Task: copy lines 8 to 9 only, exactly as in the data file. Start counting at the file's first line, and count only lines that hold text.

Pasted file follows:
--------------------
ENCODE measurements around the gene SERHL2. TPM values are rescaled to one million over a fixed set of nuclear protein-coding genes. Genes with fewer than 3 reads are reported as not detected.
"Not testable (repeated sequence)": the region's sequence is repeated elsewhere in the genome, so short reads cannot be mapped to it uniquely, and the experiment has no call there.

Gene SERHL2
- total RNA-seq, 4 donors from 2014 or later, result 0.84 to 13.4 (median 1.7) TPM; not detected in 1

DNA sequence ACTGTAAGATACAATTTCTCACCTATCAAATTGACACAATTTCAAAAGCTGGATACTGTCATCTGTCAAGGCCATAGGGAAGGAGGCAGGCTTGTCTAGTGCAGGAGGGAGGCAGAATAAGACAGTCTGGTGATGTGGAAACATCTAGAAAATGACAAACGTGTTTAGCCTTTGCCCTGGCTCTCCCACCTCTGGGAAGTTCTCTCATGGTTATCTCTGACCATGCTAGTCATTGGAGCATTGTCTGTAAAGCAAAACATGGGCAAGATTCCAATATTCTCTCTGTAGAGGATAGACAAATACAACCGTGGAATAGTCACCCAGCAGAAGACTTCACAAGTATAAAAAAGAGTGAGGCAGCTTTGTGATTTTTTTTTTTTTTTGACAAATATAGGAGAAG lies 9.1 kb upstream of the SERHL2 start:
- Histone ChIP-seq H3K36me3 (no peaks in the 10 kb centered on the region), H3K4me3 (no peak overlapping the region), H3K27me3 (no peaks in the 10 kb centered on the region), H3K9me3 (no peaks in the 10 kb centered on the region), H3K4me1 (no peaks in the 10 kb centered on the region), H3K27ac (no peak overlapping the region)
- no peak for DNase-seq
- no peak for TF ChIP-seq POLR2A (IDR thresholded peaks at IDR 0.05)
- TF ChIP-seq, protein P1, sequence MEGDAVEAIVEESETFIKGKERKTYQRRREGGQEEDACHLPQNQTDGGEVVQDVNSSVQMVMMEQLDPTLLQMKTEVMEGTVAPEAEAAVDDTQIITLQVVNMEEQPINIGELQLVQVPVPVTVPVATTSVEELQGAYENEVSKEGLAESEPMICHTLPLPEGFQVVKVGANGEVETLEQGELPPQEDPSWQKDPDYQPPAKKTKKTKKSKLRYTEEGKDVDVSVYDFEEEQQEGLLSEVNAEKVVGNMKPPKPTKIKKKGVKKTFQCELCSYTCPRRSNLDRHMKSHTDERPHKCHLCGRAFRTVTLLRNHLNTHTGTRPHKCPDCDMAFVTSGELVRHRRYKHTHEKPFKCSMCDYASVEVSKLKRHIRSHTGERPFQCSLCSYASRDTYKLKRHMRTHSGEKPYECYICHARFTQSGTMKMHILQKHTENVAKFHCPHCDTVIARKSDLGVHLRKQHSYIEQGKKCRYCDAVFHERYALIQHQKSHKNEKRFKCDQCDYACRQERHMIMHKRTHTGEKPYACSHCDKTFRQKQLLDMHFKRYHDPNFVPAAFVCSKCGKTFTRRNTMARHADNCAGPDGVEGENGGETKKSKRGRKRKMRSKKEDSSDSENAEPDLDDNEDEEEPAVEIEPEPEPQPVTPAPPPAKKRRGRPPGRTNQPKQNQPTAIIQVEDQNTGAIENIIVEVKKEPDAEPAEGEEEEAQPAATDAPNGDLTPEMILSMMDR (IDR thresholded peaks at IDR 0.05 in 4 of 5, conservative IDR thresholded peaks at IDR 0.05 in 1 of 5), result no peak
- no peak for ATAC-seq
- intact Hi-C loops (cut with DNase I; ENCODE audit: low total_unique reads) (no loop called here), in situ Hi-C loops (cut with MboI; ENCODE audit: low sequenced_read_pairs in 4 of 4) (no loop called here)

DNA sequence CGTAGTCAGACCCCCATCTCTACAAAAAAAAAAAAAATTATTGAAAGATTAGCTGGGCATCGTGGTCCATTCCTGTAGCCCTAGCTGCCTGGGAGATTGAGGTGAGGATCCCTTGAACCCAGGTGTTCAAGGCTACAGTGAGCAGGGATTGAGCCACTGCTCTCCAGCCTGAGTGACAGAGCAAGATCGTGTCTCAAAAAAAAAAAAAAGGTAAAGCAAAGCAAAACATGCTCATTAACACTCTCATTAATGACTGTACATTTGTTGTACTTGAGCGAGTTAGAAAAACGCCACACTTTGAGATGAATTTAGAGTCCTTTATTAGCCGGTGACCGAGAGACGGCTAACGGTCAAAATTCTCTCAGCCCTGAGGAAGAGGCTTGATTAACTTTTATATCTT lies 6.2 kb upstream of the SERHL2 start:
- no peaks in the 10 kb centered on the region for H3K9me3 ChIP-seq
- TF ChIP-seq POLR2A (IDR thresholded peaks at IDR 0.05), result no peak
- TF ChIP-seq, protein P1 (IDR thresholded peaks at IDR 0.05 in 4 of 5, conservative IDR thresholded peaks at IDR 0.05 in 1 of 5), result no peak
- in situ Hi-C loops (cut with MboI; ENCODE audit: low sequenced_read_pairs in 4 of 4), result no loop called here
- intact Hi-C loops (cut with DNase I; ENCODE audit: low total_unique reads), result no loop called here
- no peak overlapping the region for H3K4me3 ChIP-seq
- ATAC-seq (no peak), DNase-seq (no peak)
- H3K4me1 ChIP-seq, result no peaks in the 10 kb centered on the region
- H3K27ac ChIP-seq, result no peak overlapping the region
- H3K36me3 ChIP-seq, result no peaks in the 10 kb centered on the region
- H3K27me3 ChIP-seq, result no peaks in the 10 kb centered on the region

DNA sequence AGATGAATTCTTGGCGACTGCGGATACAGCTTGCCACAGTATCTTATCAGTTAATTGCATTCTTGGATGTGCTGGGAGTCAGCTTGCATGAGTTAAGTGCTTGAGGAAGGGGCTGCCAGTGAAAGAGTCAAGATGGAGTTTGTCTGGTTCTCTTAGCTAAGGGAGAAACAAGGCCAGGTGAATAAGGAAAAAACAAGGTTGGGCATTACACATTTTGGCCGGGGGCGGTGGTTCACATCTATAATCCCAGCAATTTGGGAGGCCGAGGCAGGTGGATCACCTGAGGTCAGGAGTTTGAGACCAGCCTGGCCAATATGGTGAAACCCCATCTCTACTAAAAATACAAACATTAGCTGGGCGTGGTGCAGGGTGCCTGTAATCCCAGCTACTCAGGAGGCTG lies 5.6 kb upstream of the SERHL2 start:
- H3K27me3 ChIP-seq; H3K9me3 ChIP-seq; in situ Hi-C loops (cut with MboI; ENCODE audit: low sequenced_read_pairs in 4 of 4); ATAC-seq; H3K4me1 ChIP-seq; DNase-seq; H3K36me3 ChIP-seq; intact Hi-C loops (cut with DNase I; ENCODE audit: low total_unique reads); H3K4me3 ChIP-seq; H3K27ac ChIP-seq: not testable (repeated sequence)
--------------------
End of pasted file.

- no peak for TF ChIP-seq POLR2A (IDR thresholded peaks at IDR 0.05)
- TF ChIP-seq, protein P1, sequence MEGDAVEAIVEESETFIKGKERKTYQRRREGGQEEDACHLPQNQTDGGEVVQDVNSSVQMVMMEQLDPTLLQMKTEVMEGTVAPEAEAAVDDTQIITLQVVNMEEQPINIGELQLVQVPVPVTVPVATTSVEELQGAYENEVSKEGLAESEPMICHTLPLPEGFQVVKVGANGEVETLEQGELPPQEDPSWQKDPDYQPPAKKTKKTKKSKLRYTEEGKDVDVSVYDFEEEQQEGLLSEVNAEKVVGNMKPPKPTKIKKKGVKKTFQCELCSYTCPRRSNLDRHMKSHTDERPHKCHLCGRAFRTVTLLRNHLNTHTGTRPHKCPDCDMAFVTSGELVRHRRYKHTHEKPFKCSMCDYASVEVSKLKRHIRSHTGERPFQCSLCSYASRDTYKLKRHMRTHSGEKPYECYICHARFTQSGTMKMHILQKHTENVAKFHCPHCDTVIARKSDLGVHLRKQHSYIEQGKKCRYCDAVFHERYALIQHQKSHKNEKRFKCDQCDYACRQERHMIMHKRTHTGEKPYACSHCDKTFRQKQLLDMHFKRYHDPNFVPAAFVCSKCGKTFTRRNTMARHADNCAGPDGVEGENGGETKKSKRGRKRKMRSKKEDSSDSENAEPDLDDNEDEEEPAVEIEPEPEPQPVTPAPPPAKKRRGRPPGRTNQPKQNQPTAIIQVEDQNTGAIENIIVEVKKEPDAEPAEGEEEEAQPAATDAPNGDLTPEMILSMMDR (IDR thresholded peaks at IDR 0.05 in 4 of 5, conservative IDR thresholded peaks at IDR 0.05 in 1 of 5), result no peak